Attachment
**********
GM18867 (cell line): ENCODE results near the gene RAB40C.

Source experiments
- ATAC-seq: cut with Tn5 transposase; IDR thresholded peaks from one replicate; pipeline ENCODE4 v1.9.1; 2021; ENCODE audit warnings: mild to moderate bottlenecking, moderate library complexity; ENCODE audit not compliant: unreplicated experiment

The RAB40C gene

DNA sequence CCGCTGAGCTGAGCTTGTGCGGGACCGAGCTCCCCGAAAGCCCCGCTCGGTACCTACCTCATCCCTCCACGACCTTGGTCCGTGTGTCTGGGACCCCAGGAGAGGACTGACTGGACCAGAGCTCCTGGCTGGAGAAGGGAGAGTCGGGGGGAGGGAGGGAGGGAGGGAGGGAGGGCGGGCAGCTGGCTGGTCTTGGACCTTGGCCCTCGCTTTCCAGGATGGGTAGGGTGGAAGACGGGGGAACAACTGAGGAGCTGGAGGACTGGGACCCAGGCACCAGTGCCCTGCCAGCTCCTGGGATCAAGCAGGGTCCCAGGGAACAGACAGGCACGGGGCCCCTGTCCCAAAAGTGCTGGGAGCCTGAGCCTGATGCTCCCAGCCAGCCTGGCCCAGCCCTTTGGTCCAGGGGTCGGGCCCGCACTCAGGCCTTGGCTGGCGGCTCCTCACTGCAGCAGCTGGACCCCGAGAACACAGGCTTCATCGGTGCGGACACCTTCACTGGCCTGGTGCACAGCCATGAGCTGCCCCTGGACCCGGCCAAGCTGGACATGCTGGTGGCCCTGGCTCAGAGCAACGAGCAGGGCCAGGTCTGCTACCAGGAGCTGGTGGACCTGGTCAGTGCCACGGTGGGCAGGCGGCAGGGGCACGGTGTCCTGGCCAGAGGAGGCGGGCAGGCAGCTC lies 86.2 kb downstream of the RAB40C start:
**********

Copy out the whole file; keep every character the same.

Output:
GM18867 (cell line): ENCODE results near the gene RAB40C.

Source experiments
- ATAC-seq: cut with Tn5 transposase; IDR thresholded peaks from one replicate; pipeline ENCODE4 v1.9.1; 2021; ENCODE audit warnings: mild to moderate bottlenecking, moderate library complexity; ENCODE audit not compliant: unreplicated experiment

The RAB40C gene

DNA sequence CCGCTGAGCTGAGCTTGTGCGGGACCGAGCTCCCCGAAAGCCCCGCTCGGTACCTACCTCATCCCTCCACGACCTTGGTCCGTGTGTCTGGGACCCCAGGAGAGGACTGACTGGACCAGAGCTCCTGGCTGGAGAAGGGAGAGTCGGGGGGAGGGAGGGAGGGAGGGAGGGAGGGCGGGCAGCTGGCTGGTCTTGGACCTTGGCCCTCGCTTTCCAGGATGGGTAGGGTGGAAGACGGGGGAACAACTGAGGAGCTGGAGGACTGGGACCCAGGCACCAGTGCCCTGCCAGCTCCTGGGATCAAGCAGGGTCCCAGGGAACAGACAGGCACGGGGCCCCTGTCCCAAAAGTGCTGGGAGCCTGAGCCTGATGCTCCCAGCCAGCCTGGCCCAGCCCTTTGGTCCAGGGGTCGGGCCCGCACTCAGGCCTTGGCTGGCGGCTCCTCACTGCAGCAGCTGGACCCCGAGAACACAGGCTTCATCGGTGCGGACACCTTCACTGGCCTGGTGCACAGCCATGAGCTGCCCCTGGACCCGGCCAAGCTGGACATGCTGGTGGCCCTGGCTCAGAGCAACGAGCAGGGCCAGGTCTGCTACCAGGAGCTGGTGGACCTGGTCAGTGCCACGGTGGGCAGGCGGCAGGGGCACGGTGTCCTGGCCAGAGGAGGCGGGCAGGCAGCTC lies 86.2 kb downstream of the RAB40C start: